Travels in the American Southwest

Yosemite to Death Valley

I guess it was Thursday morning. I know it was Thursday but the morning part had me puzzled. Where's the bright sunshine lighting up Yosemite's granite faces? Instead, low gray clouds made it hard to tell where the soaring granite ended and the sky began. It looked like our unbroken string of good weather had ended. The air was cool, heavy and moist; Warm, long sleeved shirts were to be the preferred apparel. Sipping my hot mug of tea, I emptied the spent coal from the grill. Our neighbor was up and about, coming over to thank me again for the fire-making assistance from the night before. He and his campmates were off to go kayaking, not the best of weather but they were well prepared with foul-weather gear. They were camping here for another 2 days and hoped the weather might break.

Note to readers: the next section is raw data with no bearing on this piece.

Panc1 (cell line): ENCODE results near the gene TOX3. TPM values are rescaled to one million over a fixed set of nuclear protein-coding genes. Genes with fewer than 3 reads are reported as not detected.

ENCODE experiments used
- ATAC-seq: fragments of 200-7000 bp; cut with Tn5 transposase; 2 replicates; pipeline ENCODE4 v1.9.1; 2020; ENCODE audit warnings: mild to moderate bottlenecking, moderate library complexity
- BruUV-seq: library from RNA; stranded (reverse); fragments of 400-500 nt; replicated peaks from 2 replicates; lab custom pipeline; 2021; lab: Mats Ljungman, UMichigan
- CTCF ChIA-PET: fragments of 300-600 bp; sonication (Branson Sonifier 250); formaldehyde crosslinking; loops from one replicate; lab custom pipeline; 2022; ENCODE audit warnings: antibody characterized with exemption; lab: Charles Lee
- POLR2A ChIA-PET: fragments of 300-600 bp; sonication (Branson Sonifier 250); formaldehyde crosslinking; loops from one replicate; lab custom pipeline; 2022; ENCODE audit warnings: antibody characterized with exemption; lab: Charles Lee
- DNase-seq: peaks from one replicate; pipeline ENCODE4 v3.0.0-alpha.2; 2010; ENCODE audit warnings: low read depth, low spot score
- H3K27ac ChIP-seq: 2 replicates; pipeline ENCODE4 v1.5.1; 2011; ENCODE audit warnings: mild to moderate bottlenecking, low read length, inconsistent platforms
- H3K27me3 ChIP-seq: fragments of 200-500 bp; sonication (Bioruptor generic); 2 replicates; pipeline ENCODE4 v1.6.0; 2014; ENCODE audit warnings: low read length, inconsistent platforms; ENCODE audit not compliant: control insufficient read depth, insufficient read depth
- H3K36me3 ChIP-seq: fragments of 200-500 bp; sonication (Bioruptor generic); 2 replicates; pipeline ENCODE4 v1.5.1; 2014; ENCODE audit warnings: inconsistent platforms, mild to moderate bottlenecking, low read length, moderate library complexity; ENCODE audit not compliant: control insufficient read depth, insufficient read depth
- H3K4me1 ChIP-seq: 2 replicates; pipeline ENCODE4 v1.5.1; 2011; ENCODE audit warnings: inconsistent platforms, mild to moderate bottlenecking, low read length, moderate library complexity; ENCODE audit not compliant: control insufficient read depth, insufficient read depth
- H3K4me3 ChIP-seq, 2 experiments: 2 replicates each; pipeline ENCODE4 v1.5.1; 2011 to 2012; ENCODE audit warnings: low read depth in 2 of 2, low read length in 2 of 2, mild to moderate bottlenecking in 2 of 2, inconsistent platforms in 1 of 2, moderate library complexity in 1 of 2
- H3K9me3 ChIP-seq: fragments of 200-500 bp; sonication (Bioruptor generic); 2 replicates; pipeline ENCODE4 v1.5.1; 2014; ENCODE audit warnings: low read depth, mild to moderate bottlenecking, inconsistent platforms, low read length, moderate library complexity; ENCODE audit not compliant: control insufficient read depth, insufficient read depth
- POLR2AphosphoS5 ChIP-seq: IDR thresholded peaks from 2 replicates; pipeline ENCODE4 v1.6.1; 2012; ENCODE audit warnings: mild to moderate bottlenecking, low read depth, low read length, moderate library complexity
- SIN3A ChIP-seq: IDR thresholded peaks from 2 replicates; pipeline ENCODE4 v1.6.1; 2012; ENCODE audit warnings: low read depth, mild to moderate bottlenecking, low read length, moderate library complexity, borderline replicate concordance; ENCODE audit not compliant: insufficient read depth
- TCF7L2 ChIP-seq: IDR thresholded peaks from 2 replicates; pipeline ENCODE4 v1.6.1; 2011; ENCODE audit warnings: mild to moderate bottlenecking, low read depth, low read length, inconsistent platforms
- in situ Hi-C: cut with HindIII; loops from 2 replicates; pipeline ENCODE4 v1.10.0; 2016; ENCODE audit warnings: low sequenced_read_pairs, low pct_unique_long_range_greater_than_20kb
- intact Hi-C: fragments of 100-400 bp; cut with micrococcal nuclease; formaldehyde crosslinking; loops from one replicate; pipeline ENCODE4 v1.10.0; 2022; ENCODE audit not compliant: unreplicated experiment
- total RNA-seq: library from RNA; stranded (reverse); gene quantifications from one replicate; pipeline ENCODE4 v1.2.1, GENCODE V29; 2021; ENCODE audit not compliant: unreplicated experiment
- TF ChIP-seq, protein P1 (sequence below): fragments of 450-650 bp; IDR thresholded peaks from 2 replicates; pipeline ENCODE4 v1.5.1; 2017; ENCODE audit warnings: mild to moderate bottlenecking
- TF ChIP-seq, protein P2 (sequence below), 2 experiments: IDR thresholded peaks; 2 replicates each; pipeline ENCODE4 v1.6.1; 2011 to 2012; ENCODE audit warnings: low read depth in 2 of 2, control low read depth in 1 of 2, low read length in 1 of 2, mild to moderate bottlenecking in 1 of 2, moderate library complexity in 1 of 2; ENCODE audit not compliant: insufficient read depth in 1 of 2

I started breaking camp, putting the camping chairs in the under-RV storage area. In went the now cleaned grill and charcoal. Decided to check the LP tank didn't want to run out on our last full day outside Las Vegas. We had plenty of propane but I discovered still more wood stashed away. Hauled it all over to our neighbors. They had already left but I was sure they'd appreciate it! MSO was giving the inside of the RV a pre-departure cleaning. She asked what I planned to do with the eight-foot 4x4 on the RV floor. After stepping over it for two weeks, I'd pretty much forgotten about it. I'd picked it up when our trip began. Originally, it was to be used as a pry bar but thankfully was never needed. Carried it over to our neighbors. They'd know what to do with it!

A couple of raindrops hit the windshield as the RV pulled out of the campsite. Better today than yesterday! We know that the drought has had a devastating effect on the area. As we headed back east toward Lee Vining, we could see the smoke from the fire near the White Wolf campground. It was burning when we arrived and continued as we left. Perhaps the light rain would help extinguish it.